City officials are still working on a problem they thought they solved a year ago: How can Austin ensure the affordable homes in the Easton Park development at Pilot Knob remain affordable?
After a judge last month invalidated the December vote on the project, finding the public didn’t have proper notice about the millions of dollars in fee waivers at stake, City Council members this week took the first steps toward putting the project back on track. They voted Thursday to redo a public utility district for the Southeast Austin development, where construction is well underway.
But the portion of the former agreement that involved waiving fees to make housing permanently affordable is awaiting further staff review — and could take a new form.
Brian Rodgers, a local civic activist, sued the city in February, upset that council members agreed to waive as much as $80 million in water utility and development review fees for Easton Park without the meeting agenda saying so. The meeting notice mentioned only a zoning change.
Under the original deal, the city would waive the fees in exchange for the developer putting an equal amount of money toward housing that was permanently affordable, not just on its first sale.
The development is planned to be built out over 30 years to include a total of 6,500 single-family homes and 1,500 apartments.
Rodgers’ attorney, former Travis County Judge Bill Aleshire, offered to drop the suit if council members would agree to vote again on the measures and include more detailed wording in future agenda items. The city passed on that and the matter went to court, where a judge ruled Oct. 14 that leaders had violated the Open Meetings Act.
“Unfortunate, however, there are lessons that should be learned about how business should be facilitated in a council/manager form of government,” former City Manager Marc Ott wrote in an email to Mayor Steve Adler the day after the judge’s ruling.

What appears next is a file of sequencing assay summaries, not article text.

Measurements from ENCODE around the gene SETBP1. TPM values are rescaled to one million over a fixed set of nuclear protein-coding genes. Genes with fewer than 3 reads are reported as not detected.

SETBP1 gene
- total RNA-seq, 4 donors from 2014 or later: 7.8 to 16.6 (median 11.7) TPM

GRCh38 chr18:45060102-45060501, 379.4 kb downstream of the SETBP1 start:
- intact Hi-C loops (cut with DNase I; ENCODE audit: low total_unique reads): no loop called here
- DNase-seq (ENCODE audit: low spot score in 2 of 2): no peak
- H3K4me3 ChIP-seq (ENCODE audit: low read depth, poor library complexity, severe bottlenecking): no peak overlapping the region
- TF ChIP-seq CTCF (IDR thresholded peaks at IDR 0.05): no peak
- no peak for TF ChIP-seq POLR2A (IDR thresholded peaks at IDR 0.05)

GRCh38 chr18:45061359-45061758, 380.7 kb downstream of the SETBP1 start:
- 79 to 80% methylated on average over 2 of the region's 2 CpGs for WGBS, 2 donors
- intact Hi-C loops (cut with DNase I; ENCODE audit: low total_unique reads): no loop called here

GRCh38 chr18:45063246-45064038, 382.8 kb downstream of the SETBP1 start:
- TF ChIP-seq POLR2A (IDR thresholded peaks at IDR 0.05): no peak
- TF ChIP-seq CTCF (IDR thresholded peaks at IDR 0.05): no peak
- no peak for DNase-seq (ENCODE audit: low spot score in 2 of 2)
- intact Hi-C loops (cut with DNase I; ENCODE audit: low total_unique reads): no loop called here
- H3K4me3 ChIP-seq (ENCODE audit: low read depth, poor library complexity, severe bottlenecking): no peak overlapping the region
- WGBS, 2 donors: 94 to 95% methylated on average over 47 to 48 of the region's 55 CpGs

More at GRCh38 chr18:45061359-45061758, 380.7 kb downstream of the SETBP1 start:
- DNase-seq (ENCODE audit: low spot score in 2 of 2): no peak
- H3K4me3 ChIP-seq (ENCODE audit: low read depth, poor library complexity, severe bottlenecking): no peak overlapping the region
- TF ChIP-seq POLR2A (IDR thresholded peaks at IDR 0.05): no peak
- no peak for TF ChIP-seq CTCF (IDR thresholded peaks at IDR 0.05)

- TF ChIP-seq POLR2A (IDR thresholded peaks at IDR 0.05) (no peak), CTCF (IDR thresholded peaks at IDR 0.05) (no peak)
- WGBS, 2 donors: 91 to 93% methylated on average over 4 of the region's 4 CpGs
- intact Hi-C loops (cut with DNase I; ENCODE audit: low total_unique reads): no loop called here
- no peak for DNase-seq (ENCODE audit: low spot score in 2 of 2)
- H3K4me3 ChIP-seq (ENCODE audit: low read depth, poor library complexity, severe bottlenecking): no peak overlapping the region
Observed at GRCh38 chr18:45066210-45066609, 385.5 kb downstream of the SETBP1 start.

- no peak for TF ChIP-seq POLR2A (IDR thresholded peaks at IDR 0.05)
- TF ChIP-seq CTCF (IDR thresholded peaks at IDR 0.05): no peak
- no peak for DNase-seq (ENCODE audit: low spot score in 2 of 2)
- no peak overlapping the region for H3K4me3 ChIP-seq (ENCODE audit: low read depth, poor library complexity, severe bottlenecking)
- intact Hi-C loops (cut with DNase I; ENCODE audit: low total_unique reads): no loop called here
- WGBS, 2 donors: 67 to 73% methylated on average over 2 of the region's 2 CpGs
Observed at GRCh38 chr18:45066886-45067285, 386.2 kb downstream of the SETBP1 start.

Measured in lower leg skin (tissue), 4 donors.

Adler and Council Member Delia Garza, whose staffs orchestrated the original deal, called a revote merely a matter of housekeeping, and said the affordable housing policy wouldn’t change. Rodgers and Aleshire said they would sue again if it didn’t. Part of their argument involved the claim that state law didn’t allow the city to waive fees on the whole development, but the court’s striking down of the initial vote made that portion of their first lawsuit moot.
Existing agreements with the developer require that at least 10 percent of housing in the development be affordable — but only when it is initially sold. The fee waivers would have provided funding to keep those units affordable in perpetuity.
Last month, city staffers went back and forth with developers to create an affordable housing agreement, indicating they wanted it finalized as quickly as possible.
Adler proposed pulling out the fee waiver provisions and sending them back to the staff.
“To see if there’s something we can do that would pass muster,” he said. “Some questions that have been raised go beyond Pilot Knob and, rather than reacting quickly, I think we should take a more measured approach.”
Aleshire praised that move Friday, saying, “I’m glad we don’t have to go back and fight.”
Richard Suttle, an attorney for developer Carma Easton who’s been involved in negotiations, said he believes there are mechanisms to use fee waivers to make the housing permanently affordable, but lawyers are still researching how to best do that. All options are still on the table, he said.
Council Member Greg Casar said he appreciated buying time to talk about the housing components of the agreement.
“(The deal) represents tens of millions of dollars in affordable housing opportunities, not just at Pilot Knob, but all over the city, and I would like for us to figure out the best ways to still achieve that,” he said. “That does cost money, or require creative solutions.”